Ron Paul just can’t get a break in the debates. In the most recent one, focusing on foreign policy, he was afforded only 89 seconds. This has been typical of his treatment for most of them so far.
What is it about Paul that engenders such lack of attention? He polls low, but as the cited article points out, he is dead consistent in his poll numbers. No one expects him to win the nomination, but neither do they expect Michele Bachmann or Herman Cain to win. One may disagree with Paul, but he is infinitely sharper and more sensible than Bachmann or most of the other candidates. So why the snub?
Let’s start with foreign policy. First, I do not fully endorse Paul’s recommendations on foreign policy, so the following is not a vigorous defense of his views. It is hopefully a set of reasons that he should be afforded much more attention than he is getting.
Paul is by and large a non-interventionist. He believes that the United States should not be in the business of keeping troops on foreign soil outside Congressionally approved wartime deployments. He is in favor of bringing troops in the Middle East home immediately. He is also generally opposed to economic sanctions against other countries, which he blames for much of the hostility toward the US. One doesn’t have to be a complete non-interventionist to allow that we are entangled in questionable foreign troop deployments. Sounds like Paul is making a good point to me.
Now domestic policy. Paul is a true libertarian. He believes that government’s role should be limited to only those things specified in the Constitution. A rough translation is that government should protect individual rights from being violated and national borders against foreign invasion and not much else.
This is why Paul gets such shabby treatment. Liberals despise him because he advocates small (very small) government. Neo-conservatives despise him because he rains on their hawkish, big-government/big business parade. The GOP establishment is embarrassed that one of their own has the audacity to criticize corporate welfare as well as entitlement programs. And all sides hate him more than anything for pointing out the elephant in the living room–the imminent crash of the dollar.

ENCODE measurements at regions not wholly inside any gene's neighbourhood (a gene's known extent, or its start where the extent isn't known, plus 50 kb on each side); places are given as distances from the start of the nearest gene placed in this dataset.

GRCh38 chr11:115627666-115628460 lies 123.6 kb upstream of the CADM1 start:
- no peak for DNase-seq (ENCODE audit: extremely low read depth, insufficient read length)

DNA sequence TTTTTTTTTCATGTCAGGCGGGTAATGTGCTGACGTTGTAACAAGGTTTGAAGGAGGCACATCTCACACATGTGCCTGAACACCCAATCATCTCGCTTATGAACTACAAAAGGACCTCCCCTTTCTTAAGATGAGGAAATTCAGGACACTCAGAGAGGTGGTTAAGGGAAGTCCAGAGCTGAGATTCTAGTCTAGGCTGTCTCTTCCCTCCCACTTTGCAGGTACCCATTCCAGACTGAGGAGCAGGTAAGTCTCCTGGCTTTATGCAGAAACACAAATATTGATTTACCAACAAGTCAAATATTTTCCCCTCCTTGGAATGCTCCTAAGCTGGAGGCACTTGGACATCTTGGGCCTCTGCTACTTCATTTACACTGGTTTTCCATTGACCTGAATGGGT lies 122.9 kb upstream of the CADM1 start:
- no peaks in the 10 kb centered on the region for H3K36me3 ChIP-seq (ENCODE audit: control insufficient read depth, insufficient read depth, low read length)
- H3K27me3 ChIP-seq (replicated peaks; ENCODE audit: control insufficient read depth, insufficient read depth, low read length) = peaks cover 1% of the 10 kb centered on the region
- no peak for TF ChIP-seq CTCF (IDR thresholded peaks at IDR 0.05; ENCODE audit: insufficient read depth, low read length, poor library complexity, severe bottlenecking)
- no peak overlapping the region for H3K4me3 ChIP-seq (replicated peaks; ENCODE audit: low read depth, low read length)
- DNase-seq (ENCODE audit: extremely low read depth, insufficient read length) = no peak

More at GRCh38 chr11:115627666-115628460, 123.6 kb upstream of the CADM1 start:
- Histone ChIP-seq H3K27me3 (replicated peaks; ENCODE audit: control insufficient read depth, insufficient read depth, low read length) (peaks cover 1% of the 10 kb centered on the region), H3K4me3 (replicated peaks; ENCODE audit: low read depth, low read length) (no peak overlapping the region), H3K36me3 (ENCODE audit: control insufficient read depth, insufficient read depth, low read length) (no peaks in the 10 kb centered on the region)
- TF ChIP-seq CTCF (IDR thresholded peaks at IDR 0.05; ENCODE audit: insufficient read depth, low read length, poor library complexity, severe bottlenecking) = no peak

Ron Paul has for many years now warned that the Federal Reserve is a menace. Our policy of deficit spending coupled with fiat currency will inevitably lead to an increasingly vicious cycle of spending to “boost the economy” and printing money to pay the debts incurred in so doing. His prediction is that the dollar will completely lose its value, possibly overnight in an explosive episode of hyperinflation.
Some other candidates have climbed onto the sound money bandwagon, but none have demonstrated the thoughtfulness that Paul has over the years. Agree or not, we know what Paul would do at the helm, and that is allow people to use whatever they want for money, forcing the Fed to keep the dollar sound instead of printing more of it to satisfy the insatiable appetite of Congress for spending. Some in the GOP may lamely endorse auditing the Fed, but almost none really want the political favors they dole out (funded largely by money-printing) on constituents and contributors to end, which it will if Paul has his way.
The only people who love Paul are the ones who understand libertarianism as a sound response to the insanity of our present-day political circus. They know that no amount of tinkering around the edges will save us from a nasty fall. Ron Paul gives voice to a wide swath of perfectly sane and sensible Americans who know that government has gotten too big, too powerful, and too meddlesome. No matter what the outcome of the primaries, Paul will have done us all a favor by getting libertarianism out on the table.